NORMAN — Norman sales tax revenue is already running behind budget projections for the new fiscal year. Moore tax collections also were down as a result of the tornado.
Sales tax remittance to Norman from the Oklahoma Tax Commission for July was $5,240,851 — 3.27 percent growth over last year. Of that, $748,692 will be diverted to the Public Safety Sales Tax fund. Use tax collections brought in an additional $178,856.
Norman Finance Director Anthony Francisco had predicted a 4 percent growth for Fiscal Year 2014, which started July 1.
Francisco said it’s too early to jump to conclusions about what the coming year will bring.
“We had an above-average July last year — we grew 5.4 percent,” Francisco said. “We’re entering a new fiscal year, and we never try to draw a trend from one month of collection.”
Sales tax is an important portion of the city’s revenue, but it isn’t the only revenue. Last year’s full revenue stream has not been computed, Francisco said. For much of the year, other revenues made up the difference for lagging sales tax income.
Some city leaders believe construction at the Interstate 35 and Main Street interchange has put a damper on sales tax at Sooner Mall and major retailers in the area, but the numbers don’t support that conclusion.
“The analysis of their sales tax collections has been in line with the rest of the city,” Francisco said. “Their sales tax hasn’t changed that much since the construction.”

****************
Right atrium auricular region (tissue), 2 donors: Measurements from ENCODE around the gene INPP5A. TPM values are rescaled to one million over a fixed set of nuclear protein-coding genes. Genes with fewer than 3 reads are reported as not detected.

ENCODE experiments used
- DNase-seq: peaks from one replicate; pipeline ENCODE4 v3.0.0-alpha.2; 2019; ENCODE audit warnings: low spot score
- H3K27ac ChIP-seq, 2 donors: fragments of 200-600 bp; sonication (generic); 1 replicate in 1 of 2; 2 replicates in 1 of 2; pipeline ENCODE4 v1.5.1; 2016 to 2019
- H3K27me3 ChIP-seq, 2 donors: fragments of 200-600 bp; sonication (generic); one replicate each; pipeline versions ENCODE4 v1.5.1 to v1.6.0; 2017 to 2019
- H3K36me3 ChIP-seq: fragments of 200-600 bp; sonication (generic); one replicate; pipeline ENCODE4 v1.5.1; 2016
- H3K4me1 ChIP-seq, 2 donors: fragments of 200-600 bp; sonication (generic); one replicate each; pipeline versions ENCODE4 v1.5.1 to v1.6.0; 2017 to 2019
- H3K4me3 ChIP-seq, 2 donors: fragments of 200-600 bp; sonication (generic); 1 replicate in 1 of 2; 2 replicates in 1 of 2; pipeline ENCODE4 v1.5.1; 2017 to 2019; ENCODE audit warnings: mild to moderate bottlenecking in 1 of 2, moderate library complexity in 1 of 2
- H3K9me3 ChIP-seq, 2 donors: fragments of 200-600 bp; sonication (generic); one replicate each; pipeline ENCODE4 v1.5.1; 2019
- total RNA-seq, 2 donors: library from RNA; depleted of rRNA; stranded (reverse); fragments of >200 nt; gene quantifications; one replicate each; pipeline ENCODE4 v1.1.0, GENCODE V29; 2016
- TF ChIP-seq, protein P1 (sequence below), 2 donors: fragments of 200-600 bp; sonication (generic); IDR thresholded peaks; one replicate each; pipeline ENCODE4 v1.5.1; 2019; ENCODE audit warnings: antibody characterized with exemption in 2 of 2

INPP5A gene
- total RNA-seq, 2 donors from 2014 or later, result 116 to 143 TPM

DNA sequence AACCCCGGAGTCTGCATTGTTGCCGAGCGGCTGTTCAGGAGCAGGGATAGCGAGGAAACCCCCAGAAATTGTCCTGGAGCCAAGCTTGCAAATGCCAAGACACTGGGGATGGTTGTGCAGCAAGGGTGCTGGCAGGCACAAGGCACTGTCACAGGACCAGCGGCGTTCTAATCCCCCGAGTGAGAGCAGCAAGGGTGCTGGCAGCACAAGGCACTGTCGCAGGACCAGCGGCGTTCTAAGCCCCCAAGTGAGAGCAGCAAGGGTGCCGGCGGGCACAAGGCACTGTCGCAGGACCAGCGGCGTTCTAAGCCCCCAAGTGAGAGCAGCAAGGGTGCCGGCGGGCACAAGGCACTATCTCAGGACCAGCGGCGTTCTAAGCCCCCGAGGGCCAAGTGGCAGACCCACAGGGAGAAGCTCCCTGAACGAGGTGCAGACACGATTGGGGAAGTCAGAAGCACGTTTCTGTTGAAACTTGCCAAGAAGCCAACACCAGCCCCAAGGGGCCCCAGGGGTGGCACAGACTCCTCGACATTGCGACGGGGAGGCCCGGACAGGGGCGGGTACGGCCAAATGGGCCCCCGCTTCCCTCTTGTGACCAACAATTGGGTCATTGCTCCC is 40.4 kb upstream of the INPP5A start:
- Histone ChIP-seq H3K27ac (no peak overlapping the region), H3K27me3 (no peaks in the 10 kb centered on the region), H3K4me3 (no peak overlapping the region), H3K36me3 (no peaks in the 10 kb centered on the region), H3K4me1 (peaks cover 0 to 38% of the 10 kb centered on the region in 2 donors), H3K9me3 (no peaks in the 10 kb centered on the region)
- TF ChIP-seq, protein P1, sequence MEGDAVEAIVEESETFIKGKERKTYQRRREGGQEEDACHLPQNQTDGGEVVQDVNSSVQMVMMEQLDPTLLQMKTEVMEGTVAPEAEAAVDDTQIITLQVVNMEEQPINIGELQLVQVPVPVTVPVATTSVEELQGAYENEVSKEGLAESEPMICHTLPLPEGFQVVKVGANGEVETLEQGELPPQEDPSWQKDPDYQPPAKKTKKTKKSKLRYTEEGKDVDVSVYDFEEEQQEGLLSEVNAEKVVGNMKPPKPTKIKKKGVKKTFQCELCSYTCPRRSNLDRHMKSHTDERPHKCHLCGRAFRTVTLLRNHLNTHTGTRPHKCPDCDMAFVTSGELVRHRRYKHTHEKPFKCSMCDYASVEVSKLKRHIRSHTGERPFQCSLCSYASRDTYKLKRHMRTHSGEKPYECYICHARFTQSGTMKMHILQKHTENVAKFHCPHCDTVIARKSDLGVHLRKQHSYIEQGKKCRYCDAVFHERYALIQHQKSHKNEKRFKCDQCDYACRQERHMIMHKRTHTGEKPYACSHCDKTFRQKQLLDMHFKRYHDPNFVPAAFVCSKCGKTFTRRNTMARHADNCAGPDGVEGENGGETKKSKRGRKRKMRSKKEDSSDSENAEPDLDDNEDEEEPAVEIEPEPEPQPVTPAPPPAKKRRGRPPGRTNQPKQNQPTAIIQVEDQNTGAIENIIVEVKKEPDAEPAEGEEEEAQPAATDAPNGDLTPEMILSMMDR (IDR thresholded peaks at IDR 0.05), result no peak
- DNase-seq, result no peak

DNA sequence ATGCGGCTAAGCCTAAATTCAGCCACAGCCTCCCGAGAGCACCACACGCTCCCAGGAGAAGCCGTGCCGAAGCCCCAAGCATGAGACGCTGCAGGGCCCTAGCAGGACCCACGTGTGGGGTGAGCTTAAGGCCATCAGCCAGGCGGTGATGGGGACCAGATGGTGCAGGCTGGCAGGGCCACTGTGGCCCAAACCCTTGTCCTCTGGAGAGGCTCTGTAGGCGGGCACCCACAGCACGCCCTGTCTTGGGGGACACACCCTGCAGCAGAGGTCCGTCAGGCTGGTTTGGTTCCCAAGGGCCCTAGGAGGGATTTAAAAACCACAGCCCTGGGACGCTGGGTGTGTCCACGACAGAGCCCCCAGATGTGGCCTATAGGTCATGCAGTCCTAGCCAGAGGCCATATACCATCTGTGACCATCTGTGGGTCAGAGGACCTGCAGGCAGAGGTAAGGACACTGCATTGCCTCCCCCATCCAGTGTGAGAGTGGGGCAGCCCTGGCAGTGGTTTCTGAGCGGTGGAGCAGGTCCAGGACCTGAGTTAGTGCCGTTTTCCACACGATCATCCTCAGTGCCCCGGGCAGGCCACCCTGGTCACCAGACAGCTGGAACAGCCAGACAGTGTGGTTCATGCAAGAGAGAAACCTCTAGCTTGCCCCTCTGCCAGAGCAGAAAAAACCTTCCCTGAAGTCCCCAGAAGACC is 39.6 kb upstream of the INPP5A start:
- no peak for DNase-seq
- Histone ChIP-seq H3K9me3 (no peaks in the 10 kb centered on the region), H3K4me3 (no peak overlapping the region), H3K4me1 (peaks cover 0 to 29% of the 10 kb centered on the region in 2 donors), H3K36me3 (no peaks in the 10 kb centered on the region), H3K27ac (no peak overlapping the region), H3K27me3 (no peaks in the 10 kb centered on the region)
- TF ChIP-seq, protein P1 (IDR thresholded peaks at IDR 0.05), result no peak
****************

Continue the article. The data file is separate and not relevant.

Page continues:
The July deposit represents primarily May collections. The tornadoes May 19 and 20, may boost sales tax next month in Norman when people get their insurance money for repairs, Francisco said.
“There is certainly reason to believe there will be an increase in room tax, and we’ve already experienced that,” Francisco said. “We probably won’t see an increase in sales tax until next month’s collection.”
Moore’s sales tax was down also with the city receiving $2,091,362 — an 11 percent drop from last year’s collections for the same time period.
“We totally expected that to happen,” Moore Finance Director Jim Corbett said.
Last year, Moore received $2,314,903 during July. Moore recently ended the fiscal year up 5.7 percent which was comfortably above budget predictions of 5 percent, Corbett said.
The tornado has changed everything for FY 2014.
“We were just hours from the budget being adopted on May 20,” Corbett said. “We had a council meeting scheduled at 6:30.”
The tornado hit that afternoon and the meeting was canceled.
“The budget was adopted on June 3,” Corbett said. “It was adopted as is. We didn’t make any adjustments at that point.”
There will be many adjustments made to the FY 2014 budget in coming months, he said. On Monday, the city council will consider a supplement for FY 2013 for costs related to the tornado.
“There will be additional supplements throughout the summer,” Corbett said.
Those adjustments will affect FY 2014.
Corbett said the city expects a sales tax slump followed by a boom as businesses reopen and people rebuild.